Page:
Breakups aren't fun. One thing that can make a split even less enjoyable is dealing with the financial complications that often come along with it. Many couples don't pay enough attention to the impact a divorce or separation can have on personal finances. However, not taking care of the details can mean big trouble for your financial health for years to come.
Here are three big money mistakes couples make after going through a divorce.
1. Forgetting to update beneficiaries
Before you and your love breakup up permanently, don't forget to update your beneficiaries. Check to make sure that your spouse is no longer listed as the beneficiary on your individual bank accounts, life insurance policies, and retirement accounts.
Attorney and mediator Daniel R. Burns advises taking a very close look at all of your benefits. "After I conclude a divorce settlement with my mediation clients, I recommend that they look carefully at everything they own, including benefits they have with their employer, which are often not obvious. Unless their agreement requires otherwise, I further recommend they change the beneficiary designations for any retirement accounts, pensions, and insurance policies. Even if your agreement requires you to maintain your former spouse as the beneficiary on any of these accounts, it is still a good idea to complete a new beneficiary designation so there is no doubt about what you intended. Your beneficiaries will thank you for saving them a lot of trouble down the road!" said Burns.
2. Forgetting about joint debts
Don't forget about joint liabilities such as outstanding tax bills, mortgage debt, and joint credit card accounts. Your tax bill must be paid, your mortgage will likely need to be refinanced, and your joint credit cards will need to be canceled. Don't wait until you receive a past-due notice to start handling your finances. Otherwise, old debts may come back to haunt you.
"Just as a divorcing couple must divide what they own, so they must divide what they owe," said attorney Michael J. Davis. "The piper must be paid...Credit card companies are not bound by a divorcing couple's property agreement. In all jurisdictions, joint credit card debt is jointly owned because each spouse has joint and several liability for the obligation. Even when one spouse agrees to take on a debt, if it has the other spouse's name on it -- or in some cases, even if it does not -- the creditor has the right to come after both spouses for payment."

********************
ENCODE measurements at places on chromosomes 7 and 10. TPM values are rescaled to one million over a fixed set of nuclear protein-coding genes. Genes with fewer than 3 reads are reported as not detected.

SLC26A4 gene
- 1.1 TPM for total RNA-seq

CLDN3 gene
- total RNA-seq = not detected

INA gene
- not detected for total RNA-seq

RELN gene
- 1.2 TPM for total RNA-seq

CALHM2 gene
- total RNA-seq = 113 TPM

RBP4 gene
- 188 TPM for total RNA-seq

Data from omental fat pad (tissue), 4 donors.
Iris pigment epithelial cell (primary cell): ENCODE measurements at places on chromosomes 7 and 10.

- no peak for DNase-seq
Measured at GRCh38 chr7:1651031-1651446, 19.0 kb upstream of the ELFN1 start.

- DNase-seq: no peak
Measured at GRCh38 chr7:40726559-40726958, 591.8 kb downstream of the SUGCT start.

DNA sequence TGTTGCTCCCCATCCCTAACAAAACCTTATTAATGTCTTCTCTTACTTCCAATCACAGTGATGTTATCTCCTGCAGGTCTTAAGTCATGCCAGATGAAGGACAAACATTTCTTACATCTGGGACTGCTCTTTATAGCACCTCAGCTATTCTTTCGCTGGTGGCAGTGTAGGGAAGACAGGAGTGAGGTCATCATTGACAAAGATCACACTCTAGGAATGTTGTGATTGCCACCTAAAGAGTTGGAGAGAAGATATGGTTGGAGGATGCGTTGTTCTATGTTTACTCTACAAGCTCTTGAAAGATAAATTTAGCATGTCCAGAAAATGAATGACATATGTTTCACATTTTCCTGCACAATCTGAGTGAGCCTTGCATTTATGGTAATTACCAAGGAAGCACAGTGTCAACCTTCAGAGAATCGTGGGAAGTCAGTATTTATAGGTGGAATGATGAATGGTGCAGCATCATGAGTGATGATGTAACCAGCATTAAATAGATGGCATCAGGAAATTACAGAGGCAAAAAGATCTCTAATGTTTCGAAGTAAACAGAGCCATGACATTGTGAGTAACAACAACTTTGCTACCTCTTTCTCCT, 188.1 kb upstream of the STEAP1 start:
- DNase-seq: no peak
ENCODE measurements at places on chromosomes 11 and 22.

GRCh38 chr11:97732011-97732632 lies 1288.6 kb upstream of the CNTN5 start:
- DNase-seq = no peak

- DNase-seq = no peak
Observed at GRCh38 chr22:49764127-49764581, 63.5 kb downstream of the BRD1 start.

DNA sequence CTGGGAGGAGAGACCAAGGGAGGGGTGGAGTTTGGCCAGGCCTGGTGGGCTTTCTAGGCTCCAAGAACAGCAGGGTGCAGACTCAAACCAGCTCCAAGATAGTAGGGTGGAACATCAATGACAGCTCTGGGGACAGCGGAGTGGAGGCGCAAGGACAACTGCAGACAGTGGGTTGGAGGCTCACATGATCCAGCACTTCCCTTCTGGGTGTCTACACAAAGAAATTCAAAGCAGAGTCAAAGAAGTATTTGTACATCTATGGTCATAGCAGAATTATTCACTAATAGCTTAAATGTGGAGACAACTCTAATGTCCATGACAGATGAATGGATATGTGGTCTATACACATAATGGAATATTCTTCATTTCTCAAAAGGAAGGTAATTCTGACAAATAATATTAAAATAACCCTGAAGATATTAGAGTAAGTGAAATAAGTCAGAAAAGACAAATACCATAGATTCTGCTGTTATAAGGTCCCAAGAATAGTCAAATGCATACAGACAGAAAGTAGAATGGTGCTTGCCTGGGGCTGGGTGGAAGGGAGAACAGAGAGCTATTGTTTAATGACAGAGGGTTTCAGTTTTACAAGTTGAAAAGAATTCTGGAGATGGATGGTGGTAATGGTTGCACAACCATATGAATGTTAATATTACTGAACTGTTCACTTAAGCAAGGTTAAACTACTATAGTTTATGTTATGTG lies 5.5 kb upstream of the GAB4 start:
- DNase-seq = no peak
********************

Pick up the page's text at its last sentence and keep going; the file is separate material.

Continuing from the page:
3. Not preparing for finances as a single
Once you go through a divorce, you'll have the new task of re-learning to live on one income. Remember to draft a new budget with this in mind. Certified Public Accountant Tracy B. Stewart reminds newly divorced couples to look beyond daily cash needs and instead think long-term.
"Too often, [those] going through a divorce fail to educate themselves on post-divorce financial issues... Many [people] getting divorced concentrate only on daily cash needs and miss the financial big picture...Be sure you look at both the short-term and the long-term when forecasting what your finances will look like when you're on your own," said Stewart.
[Editor's Note: It's a good idea to monitor your credit carefully following a divorce or breakup. You can pull your credit reports for free each year at AnnualCreditReport.com or get a free credit report summary on Credit.com, which includes two free credit scores updated monthly. Your credit report should include all your open accounts, including joint accounts you may have forgotten about (and ideally, should close). And a drop in your credit scores could be a sign that your spouse is running up balances on joint accounts, or failing to pay joint accounts he or she promised to pay.]